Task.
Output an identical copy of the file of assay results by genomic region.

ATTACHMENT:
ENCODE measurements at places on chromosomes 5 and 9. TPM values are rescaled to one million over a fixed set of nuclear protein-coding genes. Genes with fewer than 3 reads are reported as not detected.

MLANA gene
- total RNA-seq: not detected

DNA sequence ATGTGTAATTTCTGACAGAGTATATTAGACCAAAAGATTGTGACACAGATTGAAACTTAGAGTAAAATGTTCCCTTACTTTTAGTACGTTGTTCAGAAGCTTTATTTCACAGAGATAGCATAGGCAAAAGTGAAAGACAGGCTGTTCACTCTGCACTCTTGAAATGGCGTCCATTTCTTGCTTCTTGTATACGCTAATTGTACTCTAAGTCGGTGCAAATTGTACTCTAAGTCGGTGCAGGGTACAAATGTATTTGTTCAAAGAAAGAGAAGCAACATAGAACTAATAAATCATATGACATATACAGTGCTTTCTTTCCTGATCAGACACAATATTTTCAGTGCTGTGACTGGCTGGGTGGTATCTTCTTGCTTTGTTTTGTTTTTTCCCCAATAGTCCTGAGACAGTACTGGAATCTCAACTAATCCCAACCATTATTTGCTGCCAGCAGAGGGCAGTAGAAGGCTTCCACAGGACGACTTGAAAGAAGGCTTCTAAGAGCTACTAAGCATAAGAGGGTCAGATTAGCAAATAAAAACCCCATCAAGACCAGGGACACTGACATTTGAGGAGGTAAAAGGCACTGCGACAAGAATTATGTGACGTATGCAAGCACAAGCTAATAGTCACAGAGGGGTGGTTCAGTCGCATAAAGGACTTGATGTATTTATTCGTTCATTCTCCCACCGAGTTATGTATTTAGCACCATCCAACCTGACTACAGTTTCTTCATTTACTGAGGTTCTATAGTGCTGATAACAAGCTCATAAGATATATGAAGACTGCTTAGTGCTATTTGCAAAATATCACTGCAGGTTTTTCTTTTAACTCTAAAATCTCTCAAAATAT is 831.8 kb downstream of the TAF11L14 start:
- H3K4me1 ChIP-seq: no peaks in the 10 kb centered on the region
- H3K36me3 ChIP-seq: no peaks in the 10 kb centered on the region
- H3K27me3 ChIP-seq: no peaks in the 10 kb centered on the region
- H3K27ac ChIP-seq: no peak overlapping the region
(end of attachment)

ENCODE measurements at places on chromosomes 5 and 9. TPM values are rescaled to one million over a fixed set of nuclear protein-coding genes. Genes with fewer than 3 reads are reported as not detected.

MLANA gene
- total RNA-seq: not detected

DNA sequence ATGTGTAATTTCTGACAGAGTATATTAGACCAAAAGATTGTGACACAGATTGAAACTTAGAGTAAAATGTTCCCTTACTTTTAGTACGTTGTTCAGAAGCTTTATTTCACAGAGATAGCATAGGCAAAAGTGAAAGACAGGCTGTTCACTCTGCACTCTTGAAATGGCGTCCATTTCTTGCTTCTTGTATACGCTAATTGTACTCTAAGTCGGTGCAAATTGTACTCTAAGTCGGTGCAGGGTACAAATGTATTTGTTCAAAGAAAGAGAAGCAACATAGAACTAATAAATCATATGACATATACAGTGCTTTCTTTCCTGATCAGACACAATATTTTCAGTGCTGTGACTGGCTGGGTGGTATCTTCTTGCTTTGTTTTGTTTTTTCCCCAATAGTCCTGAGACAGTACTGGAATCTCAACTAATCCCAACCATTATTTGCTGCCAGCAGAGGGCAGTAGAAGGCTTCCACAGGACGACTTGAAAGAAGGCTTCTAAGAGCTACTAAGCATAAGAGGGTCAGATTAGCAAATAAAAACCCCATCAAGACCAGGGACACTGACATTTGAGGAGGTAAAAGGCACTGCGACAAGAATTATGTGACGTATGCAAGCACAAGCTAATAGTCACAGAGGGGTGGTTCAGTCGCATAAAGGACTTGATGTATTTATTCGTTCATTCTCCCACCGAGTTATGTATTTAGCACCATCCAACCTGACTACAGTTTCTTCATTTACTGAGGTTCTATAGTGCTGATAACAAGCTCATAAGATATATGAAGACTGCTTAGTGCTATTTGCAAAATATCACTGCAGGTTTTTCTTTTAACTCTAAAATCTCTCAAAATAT is 831.8 kb downstream of the TAF11L14 start:
- H3K4me1 ChIP-seq: no peaks in the 10 kb centered on the region
- H3K36me3 ChIP-seq: no peaks in the 10 kb centered on the region
- H3K27me3 ChIP-seq: no peaks in the 10 kb centered on the region
- H3K27ac ChIP-seq: no peak overlapping the region